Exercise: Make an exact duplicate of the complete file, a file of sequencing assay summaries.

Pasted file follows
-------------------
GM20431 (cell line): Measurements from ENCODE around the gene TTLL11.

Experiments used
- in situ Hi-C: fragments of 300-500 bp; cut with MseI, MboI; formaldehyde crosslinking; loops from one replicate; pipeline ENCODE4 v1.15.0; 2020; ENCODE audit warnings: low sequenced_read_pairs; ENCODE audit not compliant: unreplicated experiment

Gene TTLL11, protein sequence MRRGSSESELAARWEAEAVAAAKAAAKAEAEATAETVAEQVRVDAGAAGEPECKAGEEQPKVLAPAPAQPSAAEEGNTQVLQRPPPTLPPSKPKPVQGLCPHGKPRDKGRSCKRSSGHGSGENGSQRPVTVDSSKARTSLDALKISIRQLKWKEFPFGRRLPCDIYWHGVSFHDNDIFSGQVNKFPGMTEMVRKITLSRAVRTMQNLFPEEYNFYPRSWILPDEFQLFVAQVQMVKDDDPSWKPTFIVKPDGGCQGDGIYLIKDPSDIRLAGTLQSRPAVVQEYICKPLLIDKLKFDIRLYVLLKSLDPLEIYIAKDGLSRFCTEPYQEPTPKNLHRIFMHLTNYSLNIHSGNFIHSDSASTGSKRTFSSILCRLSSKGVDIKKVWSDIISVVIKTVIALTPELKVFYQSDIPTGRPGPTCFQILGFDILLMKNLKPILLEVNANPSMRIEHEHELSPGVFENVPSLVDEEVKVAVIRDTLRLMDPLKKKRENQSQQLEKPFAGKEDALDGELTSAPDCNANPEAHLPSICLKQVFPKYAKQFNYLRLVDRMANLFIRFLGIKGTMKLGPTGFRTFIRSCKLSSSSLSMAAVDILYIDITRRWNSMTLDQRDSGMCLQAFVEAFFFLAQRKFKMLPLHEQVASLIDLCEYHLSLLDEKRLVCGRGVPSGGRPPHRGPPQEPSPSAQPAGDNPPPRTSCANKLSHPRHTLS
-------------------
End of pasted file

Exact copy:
GM20431 (cell line): Measurements from ENCODE around the gene TTLL11.

Experiments used
- in situ Hi-C: fragments of 300-500 bp; cut with MseI, MboI; formaldehyde crosslinking; loops from one replicate; pipeline ENCODE4 v1.15.0; 2020; ENCODE audit warnings: low sequenced_read_pairs; ENCODE audit not compliant: unreplicated experiment

Gene TTLL11, protein sequence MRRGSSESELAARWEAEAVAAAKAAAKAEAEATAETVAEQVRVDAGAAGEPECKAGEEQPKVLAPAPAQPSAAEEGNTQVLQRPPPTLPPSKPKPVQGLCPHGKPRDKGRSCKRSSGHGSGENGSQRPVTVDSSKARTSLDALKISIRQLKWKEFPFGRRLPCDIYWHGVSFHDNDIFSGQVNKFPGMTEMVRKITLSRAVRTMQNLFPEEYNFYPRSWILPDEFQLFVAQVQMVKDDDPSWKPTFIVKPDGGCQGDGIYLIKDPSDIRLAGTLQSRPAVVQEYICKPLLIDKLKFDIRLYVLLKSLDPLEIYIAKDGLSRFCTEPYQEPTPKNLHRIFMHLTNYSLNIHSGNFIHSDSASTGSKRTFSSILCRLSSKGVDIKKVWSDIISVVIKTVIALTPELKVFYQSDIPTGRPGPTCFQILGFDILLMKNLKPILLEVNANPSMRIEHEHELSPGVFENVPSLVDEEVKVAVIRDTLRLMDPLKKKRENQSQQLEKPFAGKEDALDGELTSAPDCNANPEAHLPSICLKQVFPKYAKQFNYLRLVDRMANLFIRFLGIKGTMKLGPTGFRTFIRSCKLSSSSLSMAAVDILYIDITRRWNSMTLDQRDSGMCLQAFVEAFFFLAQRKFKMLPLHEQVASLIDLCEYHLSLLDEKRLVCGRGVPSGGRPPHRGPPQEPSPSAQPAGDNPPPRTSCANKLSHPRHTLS